The Federal Aviation Administration released two somewhat conflicting messages at CES: A lot of people have already registered their drones, but that statistic isn’t the most important part of the story.
“We’re very encouraged by the numbers so far,” said FAA administrator Michael Huerta at a press conference here on Wednesday. As of 6 a.m. PDT Wednesday, 181,061 people had registered drones at the agency’s self-service site.
Huerta commended drone manufacturers for working quickly with the FAA — the registration site went up only 60 days after the start of its rule-making process — and offering constructive suggestions to ease registering unmanned aerial vehicles.
Huerta emphasized that registration isn’t about punishment or revenue (the FAA, which by law can’t allow free aircraft registration, charges $5 per registration) so much as education. “It provides us a key opportunity to teach about safety to a new generation of airspace users,” he said, adding later that “It will also help them become part of the safety culture that has become deeply embedded in commercial aviation.”
Huerta made a point of not calling people flying drones “operators” or “users”: “When they fly outside, they become pilots.”
At the press conference, Huerta was joined by policy makers and executives with companies building or operating drones: Consumer Technology Association’s tech-policy vice president Doug Johnson; Dave Vos, project lead for Google X’s Project Wing; 3D Robotics general counsel Nancy Egan; and Brendan Schulman, DJI’s vice president for policy and legal affairs.
“We’re on the cusp of democratizing the airspace,” Vos said. “In order to do this, a tremendous amount of responsibility must be built.”
“The public-private partnership worked,” Egan said. Shulman agreed: “The registration framework is unquestionably better as a result of industry participation,” Shulman said.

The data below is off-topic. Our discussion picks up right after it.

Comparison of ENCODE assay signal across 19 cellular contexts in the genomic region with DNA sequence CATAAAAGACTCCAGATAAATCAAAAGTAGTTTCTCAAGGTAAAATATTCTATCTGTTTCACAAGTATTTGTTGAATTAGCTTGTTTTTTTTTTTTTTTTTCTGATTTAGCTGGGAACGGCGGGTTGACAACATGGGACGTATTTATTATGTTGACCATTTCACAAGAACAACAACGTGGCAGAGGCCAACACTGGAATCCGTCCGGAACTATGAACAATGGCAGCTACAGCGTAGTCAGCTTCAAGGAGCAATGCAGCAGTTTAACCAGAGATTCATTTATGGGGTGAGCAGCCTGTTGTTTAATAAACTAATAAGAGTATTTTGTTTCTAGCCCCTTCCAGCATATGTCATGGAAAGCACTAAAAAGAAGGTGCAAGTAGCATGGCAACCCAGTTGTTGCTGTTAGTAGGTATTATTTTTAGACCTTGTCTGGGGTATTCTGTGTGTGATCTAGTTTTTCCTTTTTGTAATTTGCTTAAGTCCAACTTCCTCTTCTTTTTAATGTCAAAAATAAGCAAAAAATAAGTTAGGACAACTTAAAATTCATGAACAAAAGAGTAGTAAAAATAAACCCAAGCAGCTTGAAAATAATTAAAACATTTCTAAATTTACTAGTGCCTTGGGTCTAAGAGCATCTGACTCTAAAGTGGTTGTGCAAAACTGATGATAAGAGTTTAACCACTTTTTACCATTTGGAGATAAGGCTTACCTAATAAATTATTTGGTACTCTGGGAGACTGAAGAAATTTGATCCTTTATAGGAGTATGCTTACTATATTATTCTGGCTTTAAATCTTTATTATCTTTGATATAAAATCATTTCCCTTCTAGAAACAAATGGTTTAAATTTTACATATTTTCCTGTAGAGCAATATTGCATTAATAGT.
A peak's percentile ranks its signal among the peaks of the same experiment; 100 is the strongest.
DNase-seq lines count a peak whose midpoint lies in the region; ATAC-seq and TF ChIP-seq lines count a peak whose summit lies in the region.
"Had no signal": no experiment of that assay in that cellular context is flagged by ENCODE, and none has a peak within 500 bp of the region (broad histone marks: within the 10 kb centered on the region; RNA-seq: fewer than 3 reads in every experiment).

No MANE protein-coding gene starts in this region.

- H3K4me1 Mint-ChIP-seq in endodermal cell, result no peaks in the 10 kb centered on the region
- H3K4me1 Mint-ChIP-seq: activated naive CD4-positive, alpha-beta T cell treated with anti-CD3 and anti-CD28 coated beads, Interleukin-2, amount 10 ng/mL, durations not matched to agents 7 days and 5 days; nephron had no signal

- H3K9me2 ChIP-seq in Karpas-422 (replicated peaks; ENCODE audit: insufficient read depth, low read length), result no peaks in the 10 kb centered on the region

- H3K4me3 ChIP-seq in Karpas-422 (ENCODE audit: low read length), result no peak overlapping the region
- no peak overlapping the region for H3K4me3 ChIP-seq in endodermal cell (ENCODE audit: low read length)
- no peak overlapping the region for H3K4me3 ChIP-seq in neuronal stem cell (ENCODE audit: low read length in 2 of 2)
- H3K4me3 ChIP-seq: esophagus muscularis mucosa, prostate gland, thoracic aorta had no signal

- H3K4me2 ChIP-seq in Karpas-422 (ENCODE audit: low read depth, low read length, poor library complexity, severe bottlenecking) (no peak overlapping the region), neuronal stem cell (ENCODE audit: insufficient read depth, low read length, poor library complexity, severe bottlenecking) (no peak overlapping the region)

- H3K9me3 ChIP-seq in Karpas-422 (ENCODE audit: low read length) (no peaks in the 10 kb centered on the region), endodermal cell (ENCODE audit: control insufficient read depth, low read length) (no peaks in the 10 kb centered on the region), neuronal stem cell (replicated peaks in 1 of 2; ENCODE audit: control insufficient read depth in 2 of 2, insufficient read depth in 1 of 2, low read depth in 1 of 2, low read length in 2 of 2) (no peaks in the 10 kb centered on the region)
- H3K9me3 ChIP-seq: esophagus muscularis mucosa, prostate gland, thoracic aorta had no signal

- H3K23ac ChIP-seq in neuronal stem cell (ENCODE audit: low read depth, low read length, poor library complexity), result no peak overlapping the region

For example, industry representatives pushed for instant online registration that would cover every drone owned by a person instead of requiring one registration on paper for each aircraft. They also got the FAA to allow drone operators — er, pilots — to place a drone’s registration number inside the vehicle instead of on the outside, an option that will allow drone users some anonymity (unless they actually crash the thing into somebody’s backyard).
Manufacturers and retailers are also working to streamline the registration process further. CTA’s Johnson said the Arlington, Virginia, trade group is working with manufacturers to standardize serial numbers, while Huerta said the FAA will let drone-piloting apps do instant registration by scanning a code on the drone.
At the same time, 181,061 people is a lot less than the 400,000 drone sales CTA estimated for the holiday season, much less the 1 million the association projects for this year.
Drone manufacturers, for their part, continue to worry about privacy and the FAA’s geographic restrictions and emphasized that drones are making the world safer overall.
“A blanket geographical limitation on flight is the wrong approach,” DJI’s Schulman said. He mentioned that DJI’s apps allow users to fly drones in areas subject to FAA warnings if they verify their account and choose to unlock the default restriction: “What we can do is put in place something that creates a decisional moment.”
“Despite the alarmist headlines from 2015… the technology story from my point of view is a net gain in public safety,” he said, noting the use of consumer drones to detect emergencies. “Quite often, it has been a recreational drone user who has been in a position to help.”
Some manufacturers are responding to the FAA mandate by opting out of it in the one way possible. The rule exempts drones weighing under .55 pounds, and at a press event Skyrocket Toys emphasized that all of its upcoming line of drones will fall below that line with a sticker: “No FAA Registration Required!”